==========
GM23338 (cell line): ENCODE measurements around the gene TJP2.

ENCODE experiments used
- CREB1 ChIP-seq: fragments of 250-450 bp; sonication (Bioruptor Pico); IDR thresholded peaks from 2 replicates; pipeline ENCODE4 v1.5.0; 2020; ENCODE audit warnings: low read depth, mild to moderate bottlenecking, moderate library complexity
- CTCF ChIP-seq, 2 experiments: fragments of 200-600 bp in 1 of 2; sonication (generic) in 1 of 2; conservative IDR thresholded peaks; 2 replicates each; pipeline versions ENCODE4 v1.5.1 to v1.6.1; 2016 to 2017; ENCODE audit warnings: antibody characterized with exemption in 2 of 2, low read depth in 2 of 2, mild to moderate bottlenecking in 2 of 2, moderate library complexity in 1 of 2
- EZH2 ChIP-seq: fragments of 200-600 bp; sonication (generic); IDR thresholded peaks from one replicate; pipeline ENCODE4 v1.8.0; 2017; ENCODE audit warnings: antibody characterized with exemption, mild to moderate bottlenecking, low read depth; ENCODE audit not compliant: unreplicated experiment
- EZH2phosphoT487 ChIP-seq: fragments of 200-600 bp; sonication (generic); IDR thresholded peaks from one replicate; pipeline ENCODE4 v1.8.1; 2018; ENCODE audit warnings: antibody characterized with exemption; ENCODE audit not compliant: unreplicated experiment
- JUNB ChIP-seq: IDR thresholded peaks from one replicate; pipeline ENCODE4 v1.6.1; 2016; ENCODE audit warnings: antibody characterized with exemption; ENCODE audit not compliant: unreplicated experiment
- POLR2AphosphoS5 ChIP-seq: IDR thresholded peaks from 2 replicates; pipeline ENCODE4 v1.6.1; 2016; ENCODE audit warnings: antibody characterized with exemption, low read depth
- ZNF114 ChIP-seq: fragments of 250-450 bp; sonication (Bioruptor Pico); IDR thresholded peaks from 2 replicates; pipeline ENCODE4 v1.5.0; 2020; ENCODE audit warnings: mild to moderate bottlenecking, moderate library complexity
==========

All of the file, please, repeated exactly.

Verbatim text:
GM23338 (cell line): ENCODE measurements around the gene TJP2.

ENCODE experiments used
- CREB1 ChIP-seq: fragments of 250-450 bp; sonication (Bioruptor Pico); IDR thresholded peaks from 2 replicates; pipeline ENCODE4 v1.5.0; 2020; ENCODE audit warnings: low read depth, mild to moderate bottlenecking, moderate library complexity
- CTCF ChIP-seq, 2 experiments: fragments of 200-600 bp in 1 of 2; sonication (generic) in 1 of 2; conservative IDR thresholded peaks; 2 replicates each; pipeline versions ENCODE4 v1.5.1 to v1.6.1; 2016 to 2017; ENCODE audit warnings: antibody characterized with exemption in 2 of 2, low read depth in 2 of 2, mild to moderate bottlenecking in 2 of 2, moderate library complexity in 1 of 2
- EZH2 ChIP-seq: fragments of 200-600 bp; sonication (generic); IDR thresholded peaks from one replicate; pipeline ENCODE4 v1.8.0; 2017; ENCODE audit warnings: antibody characterized with exemption, mild to moderate bottlenecking, low read depth; ENCODE audit not compliant: unreplicated experiment
- EZH2phosphoT487 ChIP-seq: fragments of 200-600 bp; sonication (generic); IDR thresholded peaks from one replicate; pipeline ENCODE4 v1.8.1; 2018; ENCODE audit warnings: antibody characterized with exemption; ENCODE audit not compliant: unreplicated experiment
- JUNB ChIP-seq: IDR thresholded peaks from one replicate; pipeline ENCODE4 v1.6.1; 2016; ENCODE audit warnings: antibody characterized with exemption; ENCODE audit not compliant: unreplicated experiment
- POLR2AphosphoS5 ChIP-seq: IDR thresholded peaks from 2 replicates; pipeline ENCODE4 v1.6.1; 2016; ENCODE audit warnings: antibody characterized with exemption, low read depth
- ZNF114 ChIP-seq: fragments of 250-450 bp; sonication (Bioruptor Pico); IDR thresholded peaks from 2 replicates; pipeline ENCODE4 v1.5.0; 2020; ENCODE audit warnings: mild to moderate bottlenecking, moderate library complexity